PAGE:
Although Emilia eventually does stand up to her husband, she is obedient in a very plot-advancing way when she obtains and loyally passes along the symbolic handkerchief, token of Othello and Desdemona’s love, to the cunning and evil Iago. It was a task that fulfilled his ongoing request to obtain “that which so often you [Iago] did bid me [Emilia] steal,” and for that reason, shows how Emilia remained loyal in obeying Iago (3.3.354). Shakespeare even takes the paralleled obedience a bit further when Emilia ends an aside with her motive of taking the handkerchief for no other reason than “to please his [Iago’s] fantasy” (3.3.343). Despite Iago’s relentless abuse, there is still a part of Emilia that wants to please him and serve his desires, possibly earning affection in return, much in the same way as Desdemona states her desire at the beginning of this scene to “not now displease” her husband
From fearing him to thinking he is a good person, Dally and Pony are now friends. As I said earlier, Pony's beginning relationship with Dally was fear. He saw Dally as the toughest and meanest of the gang and therefore Pony feared him. However, as the story unfolds Pony starts seeing Dally as kind and caring. Dally starts helping Johnny and starts showing respect.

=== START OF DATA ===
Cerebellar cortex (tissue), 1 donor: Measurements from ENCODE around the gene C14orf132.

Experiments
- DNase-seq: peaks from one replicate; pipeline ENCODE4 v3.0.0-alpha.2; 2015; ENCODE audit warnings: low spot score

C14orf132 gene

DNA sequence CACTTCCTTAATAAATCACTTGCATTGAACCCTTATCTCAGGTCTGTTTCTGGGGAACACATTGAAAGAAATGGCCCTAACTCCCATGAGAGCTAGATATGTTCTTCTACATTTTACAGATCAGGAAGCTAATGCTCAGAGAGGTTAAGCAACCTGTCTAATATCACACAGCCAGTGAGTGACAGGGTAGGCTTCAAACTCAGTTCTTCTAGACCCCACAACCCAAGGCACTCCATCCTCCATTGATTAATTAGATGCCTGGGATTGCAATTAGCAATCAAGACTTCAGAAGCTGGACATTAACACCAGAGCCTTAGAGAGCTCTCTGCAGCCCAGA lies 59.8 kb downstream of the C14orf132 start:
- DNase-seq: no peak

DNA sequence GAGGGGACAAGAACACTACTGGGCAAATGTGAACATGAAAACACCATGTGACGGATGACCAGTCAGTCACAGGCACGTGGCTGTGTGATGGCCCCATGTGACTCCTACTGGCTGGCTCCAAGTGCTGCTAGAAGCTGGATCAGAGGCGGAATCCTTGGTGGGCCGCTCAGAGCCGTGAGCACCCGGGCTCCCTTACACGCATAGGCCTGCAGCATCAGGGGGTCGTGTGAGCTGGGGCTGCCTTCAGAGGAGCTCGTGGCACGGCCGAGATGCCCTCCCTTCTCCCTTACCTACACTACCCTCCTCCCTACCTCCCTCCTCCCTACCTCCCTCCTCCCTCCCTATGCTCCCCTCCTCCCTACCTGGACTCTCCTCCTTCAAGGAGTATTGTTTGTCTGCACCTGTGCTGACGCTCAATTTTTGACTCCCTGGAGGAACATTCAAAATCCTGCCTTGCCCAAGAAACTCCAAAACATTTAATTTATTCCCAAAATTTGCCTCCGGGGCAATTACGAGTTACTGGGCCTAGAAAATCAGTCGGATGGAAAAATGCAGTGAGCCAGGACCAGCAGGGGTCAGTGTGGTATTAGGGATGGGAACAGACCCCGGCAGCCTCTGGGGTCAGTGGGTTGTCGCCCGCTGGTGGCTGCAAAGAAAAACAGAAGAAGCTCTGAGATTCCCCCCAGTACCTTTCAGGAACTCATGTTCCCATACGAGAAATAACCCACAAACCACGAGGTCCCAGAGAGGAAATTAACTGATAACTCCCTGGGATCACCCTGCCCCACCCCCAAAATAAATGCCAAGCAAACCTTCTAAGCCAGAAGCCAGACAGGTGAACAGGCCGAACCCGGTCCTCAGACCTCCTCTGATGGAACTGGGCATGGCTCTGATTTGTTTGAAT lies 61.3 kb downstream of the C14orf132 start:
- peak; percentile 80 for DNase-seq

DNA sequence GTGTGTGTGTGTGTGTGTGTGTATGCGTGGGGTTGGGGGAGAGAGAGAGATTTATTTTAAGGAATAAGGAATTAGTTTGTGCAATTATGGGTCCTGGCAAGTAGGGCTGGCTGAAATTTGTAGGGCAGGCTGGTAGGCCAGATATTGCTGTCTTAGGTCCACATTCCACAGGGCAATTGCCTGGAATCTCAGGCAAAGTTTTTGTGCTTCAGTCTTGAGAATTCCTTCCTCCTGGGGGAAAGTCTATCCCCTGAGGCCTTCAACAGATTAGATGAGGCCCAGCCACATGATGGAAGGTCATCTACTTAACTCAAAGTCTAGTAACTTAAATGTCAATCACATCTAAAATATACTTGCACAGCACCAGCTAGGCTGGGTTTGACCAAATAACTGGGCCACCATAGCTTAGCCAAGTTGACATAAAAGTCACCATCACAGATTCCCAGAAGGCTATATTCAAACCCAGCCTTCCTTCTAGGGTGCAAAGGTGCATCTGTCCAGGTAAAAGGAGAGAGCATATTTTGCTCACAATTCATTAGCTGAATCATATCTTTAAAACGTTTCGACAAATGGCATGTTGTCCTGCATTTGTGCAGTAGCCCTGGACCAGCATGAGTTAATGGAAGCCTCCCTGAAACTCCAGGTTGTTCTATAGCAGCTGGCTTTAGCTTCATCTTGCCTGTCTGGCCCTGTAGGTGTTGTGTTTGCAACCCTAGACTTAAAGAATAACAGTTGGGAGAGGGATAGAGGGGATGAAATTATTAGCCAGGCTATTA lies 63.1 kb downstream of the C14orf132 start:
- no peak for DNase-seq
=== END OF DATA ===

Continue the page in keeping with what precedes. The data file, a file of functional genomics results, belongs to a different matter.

Proving Gatsby being delusional and stubborn to believe he could reshape the past so that he could relight his relationship with Daisy, even if she married to Tom and also had a daughter. Gatsby being careless as well as delusional puts Tom over the edge because he feels threatened that some random bootlegger, know it all is trying to take away his wife from him. Gatsby being impetuous in his actions to challenge Tom’s dominance puts him in a situation where he is powerless and